Mayor to Speak at South KC Alliance Meeting
Mayor Sly James will speak about the proposal for a new passenger terminal at Kansas City International Airport that will be on the November ballot at a 6 p.m. meeting of the South Kansas City Alliance Monday, September 11, at the South Patrol Police Station.
Councilmen Kevin McManus and Scott Taylor will speak on their recently approved flood reduction resolution.
Darwin Pennye, director of the Urban Youth Baseball Academy being constructed north of the Negro Baseball Museum, will discuss the academy’s plans.
Damion Alexander, the new executive director of the Community Assistance Council, will discuss that agency’s efforts to provide emergency assistance to struggling south Kansas City families.
KC at the Capitol
Activities at the 2nd Annual Kansas City Day at the Capitol in Jefferson City will begin at noon Tuesday, September 12, with a free lunch with area legislators in the rotunda of the state capitol building.
The trip, sponsored by State Representative DaRon McGee and several of his colleagues, will feature a tour of the capitol building dedicated in 1924 which includes the Missouri State Museum on the first floor and the historic supreme court building which opened in 1907.
A highlight of the trip will be a trolley excursion to the now closed Missouri state penitentiary originally opened in 1836 which has become a popular tourist attraction for history and paranormal tours. The oldest building still standing at the penitentiary was built in 1868, and the penitentiary closed in 2004. The discounted charge for the penitentiary tour is $5.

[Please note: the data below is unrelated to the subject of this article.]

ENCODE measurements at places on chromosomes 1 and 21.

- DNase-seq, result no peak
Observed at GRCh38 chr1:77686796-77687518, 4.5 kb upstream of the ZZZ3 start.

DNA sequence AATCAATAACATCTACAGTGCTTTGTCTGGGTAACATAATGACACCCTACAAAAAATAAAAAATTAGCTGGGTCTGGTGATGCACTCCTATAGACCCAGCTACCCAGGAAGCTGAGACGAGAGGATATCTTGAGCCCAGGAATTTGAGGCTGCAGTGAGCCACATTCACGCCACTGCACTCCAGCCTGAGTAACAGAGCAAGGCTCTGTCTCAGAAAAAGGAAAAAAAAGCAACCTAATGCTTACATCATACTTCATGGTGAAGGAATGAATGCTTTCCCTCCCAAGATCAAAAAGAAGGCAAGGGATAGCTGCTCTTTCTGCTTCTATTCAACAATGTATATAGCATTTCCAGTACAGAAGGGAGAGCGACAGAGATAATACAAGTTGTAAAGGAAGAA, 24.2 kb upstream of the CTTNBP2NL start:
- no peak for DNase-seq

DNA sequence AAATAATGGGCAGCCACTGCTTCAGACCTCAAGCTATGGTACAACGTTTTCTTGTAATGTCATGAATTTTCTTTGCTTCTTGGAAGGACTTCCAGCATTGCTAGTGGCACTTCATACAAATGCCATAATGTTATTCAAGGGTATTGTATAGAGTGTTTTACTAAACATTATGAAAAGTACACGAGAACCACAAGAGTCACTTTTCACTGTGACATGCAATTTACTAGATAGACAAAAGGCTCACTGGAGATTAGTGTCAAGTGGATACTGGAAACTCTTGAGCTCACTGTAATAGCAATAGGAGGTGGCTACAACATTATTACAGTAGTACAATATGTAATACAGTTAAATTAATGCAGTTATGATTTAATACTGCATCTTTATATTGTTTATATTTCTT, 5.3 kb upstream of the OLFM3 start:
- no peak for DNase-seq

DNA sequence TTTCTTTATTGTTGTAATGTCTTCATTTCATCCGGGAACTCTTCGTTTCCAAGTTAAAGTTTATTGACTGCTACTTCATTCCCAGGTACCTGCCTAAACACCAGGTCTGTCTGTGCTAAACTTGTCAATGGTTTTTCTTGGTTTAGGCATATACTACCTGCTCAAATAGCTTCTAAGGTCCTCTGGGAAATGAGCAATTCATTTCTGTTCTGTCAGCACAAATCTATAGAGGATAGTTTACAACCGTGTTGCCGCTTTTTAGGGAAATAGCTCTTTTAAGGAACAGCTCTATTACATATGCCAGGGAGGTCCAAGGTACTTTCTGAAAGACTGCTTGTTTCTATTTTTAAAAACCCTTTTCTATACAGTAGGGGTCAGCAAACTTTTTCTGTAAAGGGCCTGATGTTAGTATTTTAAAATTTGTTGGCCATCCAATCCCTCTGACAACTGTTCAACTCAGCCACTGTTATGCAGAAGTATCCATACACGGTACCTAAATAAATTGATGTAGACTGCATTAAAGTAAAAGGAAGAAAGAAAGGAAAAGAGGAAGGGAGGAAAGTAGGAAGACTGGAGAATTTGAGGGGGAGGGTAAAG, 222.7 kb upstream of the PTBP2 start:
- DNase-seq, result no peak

The day’s activities will also include an overview of how the Missouri Senate operates conducted by Senator Shalonn “Kiki” Curls in the Senate chambers followed by refreshments in her office.
Over 200 of us went on last year’s trip, and many of us went by train from Lee’s Summit, which was a lot of fun, although participants are welcome to take their own vehicles.
Amtrak’s Missouri River Runner is scheduled to leave the Lee’s Summit Amtrak station at 217 SW Main St. at 8:51 a.m. and to arrive at the station in Jefferson City which is just a short walk to the capitol at 11:18 a.m. The return train is scheduled to leave Jefferson City at 6:22 p.m. and arrive back at Lee’s Summit at 8:50 p.m.
To take advantage of Amtrak’s current discount go online to Missouri River Runner, go to Hot Deals, click on Savings Start on Tuesdays in Missouri, and then click on Book Now. Roundtrip prices at press time were $51.85 for seniors 62 and over and $55.25 for other adults.
There is no cost to participate in the trip other than transportation costs and the charge for the optional penitentiary tour, but persons should RSVP online by Friday, September 8, at https://kcatthecapitol.eventbrite.com.
Persons may contact Linda Spence at email@example.com or 573-751-9469 for more information.
Journey Through Grief
Area parents of murdered children including me and our friends and loved ones will be participating in the 5th annual Journey Through Grief memory walk at 7 p.m. Saturday, September 23, at the Kansas City Regional Police Academy, 6885 NE Pleasant Valley Rd.
My beautiful stepdaughter, Candice Richie, a 1996 graduate of Hickman Mills High School, was murdered on February 20, 2000, just a few months before her graduation at the University of Missouri. I think about her every day.
The one-mile walk followed by a lighted balloon release is sponsored by the Kansas City Area Wide Chapter of Parents of Murdered Children & Other Survivors of Homicide Victims.
Registration for the walk is $25 per person and includes a tee-shirt. Persons may go to kcpomc.com to register online, and registration begins at 5:30 p.m. the day of the walk. There is no charge for children to participate. Strollers are welcome, but no pets are allowed.
The event will include a raffle with numerous prizes to raise funds for chapter activities.